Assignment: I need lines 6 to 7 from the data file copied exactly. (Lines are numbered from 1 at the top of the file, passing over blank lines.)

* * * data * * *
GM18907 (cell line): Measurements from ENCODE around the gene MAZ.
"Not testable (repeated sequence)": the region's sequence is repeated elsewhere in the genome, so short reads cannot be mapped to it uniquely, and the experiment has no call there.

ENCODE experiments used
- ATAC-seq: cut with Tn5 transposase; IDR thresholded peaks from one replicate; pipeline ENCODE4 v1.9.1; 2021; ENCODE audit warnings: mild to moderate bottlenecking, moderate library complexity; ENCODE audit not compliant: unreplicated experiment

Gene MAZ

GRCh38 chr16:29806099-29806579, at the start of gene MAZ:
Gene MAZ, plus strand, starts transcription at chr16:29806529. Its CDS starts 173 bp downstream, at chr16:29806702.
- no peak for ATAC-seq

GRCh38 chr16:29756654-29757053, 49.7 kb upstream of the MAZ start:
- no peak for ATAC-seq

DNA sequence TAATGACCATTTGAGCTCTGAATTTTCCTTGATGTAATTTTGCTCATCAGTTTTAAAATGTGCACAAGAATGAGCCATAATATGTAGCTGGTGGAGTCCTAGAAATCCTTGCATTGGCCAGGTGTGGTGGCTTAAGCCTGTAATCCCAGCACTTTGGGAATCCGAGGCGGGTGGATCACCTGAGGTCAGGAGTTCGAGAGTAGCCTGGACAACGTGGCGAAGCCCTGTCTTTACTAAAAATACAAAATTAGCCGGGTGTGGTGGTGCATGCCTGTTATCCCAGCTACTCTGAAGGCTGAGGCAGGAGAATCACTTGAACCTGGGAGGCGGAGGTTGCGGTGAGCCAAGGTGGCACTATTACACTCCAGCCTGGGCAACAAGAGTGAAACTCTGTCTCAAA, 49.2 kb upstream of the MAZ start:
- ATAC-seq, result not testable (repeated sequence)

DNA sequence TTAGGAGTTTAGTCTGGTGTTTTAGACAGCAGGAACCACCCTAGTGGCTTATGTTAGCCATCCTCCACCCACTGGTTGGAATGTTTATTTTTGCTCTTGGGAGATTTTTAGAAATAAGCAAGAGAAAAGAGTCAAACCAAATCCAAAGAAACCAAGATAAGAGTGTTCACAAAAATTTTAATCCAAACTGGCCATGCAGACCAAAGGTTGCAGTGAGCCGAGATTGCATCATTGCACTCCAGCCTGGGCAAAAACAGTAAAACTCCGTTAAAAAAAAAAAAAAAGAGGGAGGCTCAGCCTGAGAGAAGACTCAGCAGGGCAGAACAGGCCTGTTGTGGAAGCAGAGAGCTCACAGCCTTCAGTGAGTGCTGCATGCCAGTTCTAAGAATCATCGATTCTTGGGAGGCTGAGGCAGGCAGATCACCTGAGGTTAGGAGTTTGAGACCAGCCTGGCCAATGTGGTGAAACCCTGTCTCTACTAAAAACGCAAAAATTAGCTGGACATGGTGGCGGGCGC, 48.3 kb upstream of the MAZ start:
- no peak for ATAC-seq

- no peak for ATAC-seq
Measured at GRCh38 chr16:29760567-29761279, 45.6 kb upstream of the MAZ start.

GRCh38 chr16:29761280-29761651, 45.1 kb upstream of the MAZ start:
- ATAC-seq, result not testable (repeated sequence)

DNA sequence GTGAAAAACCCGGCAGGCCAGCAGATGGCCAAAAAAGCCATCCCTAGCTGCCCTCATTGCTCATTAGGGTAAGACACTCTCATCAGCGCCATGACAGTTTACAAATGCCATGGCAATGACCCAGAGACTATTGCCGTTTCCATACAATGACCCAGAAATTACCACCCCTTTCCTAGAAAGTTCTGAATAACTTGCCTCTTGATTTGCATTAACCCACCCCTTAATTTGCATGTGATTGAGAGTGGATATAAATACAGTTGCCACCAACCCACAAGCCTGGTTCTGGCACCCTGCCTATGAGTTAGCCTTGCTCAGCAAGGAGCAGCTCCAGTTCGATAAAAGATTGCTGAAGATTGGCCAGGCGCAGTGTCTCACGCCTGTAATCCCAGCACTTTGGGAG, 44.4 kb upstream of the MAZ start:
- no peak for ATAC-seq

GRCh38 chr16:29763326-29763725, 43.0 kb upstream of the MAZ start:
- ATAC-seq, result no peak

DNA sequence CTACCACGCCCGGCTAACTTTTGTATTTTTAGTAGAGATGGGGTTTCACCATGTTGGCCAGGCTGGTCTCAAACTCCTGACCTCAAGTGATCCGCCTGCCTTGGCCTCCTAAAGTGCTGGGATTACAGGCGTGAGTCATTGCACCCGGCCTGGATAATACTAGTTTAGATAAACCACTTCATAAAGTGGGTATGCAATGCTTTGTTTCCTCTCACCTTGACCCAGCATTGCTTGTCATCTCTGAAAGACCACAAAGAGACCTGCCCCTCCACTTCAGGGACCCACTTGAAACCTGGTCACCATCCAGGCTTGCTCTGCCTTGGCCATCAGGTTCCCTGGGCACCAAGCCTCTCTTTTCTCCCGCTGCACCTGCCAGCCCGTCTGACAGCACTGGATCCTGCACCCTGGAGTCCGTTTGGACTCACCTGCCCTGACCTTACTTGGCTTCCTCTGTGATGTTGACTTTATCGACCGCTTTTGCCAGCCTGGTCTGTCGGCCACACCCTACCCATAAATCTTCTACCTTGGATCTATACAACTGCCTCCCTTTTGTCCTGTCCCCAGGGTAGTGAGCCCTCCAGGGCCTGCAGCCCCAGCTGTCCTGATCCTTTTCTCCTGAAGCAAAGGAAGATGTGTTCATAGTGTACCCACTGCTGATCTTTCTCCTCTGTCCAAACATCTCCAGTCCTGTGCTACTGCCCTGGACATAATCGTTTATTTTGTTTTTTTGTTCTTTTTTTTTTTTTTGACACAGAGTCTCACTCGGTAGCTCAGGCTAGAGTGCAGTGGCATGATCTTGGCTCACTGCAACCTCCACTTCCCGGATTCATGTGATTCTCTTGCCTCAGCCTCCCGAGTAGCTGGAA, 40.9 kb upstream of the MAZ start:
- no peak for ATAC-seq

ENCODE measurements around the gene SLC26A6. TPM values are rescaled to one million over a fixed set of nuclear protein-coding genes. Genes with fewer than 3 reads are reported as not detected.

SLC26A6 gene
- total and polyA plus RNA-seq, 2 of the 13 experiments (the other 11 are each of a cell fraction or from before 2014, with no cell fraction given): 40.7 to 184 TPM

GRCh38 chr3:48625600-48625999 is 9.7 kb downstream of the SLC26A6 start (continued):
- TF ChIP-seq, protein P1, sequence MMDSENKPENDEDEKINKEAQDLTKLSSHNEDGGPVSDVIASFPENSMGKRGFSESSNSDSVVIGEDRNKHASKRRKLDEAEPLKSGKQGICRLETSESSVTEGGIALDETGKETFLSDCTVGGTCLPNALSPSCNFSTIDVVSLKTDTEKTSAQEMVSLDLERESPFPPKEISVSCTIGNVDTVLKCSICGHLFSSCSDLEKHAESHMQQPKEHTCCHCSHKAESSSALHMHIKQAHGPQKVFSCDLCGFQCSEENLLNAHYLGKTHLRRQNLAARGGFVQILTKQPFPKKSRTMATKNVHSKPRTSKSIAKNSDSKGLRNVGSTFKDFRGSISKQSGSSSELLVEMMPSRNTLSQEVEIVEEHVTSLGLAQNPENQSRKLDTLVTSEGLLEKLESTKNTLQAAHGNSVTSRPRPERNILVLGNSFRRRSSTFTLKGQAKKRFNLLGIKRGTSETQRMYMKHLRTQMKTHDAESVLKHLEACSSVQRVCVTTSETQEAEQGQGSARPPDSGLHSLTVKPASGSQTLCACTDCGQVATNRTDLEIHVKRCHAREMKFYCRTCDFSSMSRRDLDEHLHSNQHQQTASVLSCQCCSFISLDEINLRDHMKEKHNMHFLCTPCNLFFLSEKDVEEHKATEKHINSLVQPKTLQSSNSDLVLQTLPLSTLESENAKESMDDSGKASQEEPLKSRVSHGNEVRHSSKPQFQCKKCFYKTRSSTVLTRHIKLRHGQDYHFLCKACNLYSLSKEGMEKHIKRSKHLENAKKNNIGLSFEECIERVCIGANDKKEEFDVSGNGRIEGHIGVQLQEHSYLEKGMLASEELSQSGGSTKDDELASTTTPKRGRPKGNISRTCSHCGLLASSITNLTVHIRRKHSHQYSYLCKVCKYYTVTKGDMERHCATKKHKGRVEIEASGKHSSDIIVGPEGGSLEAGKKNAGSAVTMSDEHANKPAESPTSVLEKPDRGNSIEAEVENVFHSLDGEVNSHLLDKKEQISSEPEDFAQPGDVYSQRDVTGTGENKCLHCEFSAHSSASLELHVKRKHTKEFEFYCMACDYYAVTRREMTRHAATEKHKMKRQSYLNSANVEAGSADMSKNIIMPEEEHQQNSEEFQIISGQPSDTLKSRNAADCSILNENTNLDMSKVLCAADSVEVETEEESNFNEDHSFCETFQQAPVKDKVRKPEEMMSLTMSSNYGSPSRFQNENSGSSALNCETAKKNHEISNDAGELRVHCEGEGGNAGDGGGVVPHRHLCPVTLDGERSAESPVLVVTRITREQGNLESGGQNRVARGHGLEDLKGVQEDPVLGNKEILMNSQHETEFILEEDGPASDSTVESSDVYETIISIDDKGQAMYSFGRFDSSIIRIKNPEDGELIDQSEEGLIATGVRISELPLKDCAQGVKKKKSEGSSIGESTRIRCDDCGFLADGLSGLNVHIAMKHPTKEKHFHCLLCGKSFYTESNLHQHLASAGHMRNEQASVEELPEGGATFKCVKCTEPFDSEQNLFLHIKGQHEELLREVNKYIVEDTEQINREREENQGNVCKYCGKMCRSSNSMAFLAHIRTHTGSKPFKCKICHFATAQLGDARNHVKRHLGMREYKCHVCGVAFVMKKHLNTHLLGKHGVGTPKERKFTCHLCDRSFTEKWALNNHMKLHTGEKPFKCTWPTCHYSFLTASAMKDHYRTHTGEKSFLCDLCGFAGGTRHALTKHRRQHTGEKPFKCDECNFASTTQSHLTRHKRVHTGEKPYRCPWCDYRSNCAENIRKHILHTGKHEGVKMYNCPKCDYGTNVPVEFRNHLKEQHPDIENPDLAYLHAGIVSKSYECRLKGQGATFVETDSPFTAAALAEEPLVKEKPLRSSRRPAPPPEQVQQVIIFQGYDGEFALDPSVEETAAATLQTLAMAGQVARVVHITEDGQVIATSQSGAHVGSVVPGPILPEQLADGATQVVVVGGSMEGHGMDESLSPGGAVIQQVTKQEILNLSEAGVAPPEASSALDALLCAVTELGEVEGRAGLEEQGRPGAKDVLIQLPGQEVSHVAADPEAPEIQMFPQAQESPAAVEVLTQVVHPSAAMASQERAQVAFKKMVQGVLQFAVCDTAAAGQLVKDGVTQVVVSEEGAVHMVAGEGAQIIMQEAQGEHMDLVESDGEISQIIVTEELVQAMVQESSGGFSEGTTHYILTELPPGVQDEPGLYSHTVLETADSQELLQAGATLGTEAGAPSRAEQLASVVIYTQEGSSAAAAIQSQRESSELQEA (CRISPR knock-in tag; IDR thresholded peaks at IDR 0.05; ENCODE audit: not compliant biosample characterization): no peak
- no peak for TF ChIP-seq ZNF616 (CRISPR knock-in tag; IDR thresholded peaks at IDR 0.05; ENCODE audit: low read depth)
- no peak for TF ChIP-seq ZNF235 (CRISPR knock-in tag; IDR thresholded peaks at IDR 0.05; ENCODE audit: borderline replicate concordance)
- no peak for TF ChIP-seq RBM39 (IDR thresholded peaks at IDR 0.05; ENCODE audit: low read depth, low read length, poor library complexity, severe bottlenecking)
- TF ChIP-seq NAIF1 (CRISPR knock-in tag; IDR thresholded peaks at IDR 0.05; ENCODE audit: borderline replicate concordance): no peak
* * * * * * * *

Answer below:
GRCh38 chr16:29806099-29806579, at the start of gene MAZ:
Gene MAZ, plus strand, starts transcription at chr16:29806529. Its CDS starts 173 bp downstream, at chr16:29806702.